We have found a wide variety of skills in the buildings, some with shop fronts, others working in outbuildings. A number of them, such as tin and coppersmithing are on the Red list of endangered crafts. Others such as cork work have already disappeared.
Until the early 19th century York was still ruled by the Guild system, requiring those practicing their crafts to be registered as a Freeman. it was however unusual in that is also allowed women to be admitted in their own rights, rather than continuing a business as a widow. With number of female tailors showing in the Merchant Taylors Archives for the late 17th and 18th centuries.
Will, poll tax and lease records in the medieval period show that of the crafts in York a greater number of Armourers and associated crafts, skinners, spurriers, saddlers and lorimers were centred in the Coney Street. The 1381 Poll tax shows that cutlers are concentrated on Coney Street, and that saddlers are listed in the parishes of St Martin Coney street, St Mary Castlegate and St Michael Spurriergate, there were also 3 goldsmiths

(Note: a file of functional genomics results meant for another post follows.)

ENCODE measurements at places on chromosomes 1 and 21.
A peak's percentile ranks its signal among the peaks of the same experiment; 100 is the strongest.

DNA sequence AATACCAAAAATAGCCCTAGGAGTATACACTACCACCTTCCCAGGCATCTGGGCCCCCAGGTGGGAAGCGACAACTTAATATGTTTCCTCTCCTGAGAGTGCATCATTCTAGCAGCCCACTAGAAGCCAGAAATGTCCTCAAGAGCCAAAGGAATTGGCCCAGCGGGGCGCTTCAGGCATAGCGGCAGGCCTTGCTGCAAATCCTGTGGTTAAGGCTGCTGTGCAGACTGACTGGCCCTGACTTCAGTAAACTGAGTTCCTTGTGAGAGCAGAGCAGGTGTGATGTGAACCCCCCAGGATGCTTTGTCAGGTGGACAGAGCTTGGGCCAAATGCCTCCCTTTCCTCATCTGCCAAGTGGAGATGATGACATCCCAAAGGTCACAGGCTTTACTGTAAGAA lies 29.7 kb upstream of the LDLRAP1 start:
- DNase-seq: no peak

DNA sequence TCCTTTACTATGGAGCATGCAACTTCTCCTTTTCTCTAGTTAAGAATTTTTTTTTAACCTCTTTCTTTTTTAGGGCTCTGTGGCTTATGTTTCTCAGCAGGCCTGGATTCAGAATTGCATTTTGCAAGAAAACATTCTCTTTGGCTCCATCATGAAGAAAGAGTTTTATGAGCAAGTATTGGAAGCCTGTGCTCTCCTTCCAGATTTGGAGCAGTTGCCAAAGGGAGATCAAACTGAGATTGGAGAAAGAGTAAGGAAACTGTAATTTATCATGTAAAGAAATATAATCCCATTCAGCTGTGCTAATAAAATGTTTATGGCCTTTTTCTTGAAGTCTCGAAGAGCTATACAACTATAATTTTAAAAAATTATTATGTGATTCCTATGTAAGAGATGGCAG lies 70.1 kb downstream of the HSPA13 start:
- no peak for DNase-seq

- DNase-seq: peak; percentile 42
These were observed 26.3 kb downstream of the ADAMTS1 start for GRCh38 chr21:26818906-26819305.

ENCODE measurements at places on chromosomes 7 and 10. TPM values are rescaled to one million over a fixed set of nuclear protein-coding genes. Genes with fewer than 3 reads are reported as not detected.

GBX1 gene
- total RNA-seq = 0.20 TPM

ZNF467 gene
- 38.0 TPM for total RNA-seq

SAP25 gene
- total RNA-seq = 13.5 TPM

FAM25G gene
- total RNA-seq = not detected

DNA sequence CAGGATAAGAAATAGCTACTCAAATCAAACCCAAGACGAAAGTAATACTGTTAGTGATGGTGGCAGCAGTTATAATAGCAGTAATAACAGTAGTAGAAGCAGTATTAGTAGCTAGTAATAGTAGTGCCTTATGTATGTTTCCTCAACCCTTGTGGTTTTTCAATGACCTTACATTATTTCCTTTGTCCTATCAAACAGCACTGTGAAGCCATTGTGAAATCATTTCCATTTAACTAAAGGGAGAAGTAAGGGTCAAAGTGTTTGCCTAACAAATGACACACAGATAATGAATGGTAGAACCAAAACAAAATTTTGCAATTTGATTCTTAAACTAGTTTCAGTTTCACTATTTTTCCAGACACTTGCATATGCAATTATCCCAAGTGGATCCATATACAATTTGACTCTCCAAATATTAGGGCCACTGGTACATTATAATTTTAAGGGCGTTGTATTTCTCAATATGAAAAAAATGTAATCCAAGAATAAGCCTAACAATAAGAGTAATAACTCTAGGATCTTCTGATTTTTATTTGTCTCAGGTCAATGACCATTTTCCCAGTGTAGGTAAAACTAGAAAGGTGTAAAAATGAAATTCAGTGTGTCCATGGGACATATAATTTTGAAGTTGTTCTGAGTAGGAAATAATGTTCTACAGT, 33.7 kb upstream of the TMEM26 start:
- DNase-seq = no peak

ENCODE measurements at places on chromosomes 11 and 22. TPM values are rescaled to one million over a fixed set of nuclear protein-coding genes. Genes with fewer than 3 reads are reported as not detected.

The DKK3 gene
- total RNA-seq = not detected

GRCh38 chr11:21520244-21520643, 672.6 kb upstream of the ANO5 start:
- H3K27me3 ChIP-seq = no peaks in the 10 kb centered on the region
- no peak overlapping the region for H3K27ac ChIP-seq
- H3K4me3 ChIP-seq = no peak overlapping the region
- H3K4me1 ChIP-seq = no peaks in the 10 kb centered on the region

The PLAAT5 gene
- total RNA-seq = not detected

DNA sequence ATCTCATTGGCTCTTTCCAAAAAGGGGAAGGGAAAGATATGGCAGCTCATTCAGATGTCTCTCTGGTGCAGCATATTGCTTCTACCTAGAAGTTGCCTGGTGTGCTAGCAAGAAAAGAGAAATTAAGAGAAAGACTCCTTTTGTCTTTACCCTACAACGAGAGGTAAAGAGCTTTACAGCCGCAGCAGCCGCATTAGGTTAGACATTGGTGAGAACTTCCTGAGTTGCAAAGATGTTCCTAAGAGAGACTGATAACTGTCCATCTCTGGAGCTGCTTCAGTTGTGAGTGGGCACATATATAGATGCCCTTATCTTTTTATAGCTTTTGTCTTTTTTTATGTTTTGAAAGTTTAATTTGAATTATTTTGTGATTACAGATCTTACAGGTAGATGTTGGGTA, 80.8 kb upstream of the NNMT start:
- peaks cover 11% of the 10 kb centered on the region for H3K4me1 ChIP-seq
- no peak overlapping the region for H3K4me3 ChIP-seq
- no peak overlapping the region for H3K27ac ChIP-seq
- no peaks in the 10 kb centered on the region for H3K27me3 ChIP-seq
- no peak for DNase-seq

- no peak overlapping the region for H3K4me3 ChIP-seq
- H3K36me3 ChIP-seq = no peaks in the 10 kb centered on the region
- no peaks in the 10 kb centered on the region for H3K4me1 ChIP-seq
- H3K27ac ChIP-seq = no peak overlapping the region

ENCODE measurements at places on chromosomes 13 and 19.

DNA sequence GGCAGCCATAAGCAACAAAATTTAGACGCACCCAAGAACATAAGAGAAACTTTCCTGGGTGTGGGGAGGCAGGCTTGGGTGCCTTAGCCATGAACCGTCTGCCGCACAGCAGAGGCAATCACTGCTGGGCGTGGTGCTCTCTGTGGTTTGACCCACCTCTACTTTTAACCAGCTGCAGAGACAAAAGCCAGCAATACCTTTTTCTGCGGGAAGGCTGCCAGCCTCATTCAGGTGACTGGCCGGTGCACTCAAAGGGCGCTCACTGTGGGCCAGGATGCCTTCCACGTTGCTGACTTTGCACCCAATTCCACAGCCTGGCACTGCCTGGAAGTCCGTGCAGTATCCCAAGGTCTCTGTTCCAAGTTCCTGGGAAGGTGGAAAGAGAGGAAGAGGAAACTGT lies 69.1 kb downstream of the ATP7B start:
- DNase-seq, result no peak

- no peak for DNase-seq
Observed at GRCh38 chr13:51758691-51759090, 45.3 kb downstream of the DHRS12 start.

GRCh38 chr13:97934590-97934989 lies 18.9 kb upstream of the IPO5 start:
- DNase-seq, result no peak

York had it’s own assay mark, and the work of some of it’s silversmiths are housed in museums. Others pioneered photographic processes or invented spinning wheels.
Many of them became Mayors and Aldermen, becoming stalwarts of society and shaping modern York
We have listed the craftsmen under their own categories, as well as on the relevant buildings, and laid out in the peer groups. Some we have lots of information for, others nothing beyond the trade directories, or guild records. We’ve also added links to further information if we’ve found it.
It has proved a fascinating look at the growth of the city, with business partnerships, family members carrying on the business, or apprenticed into other trades.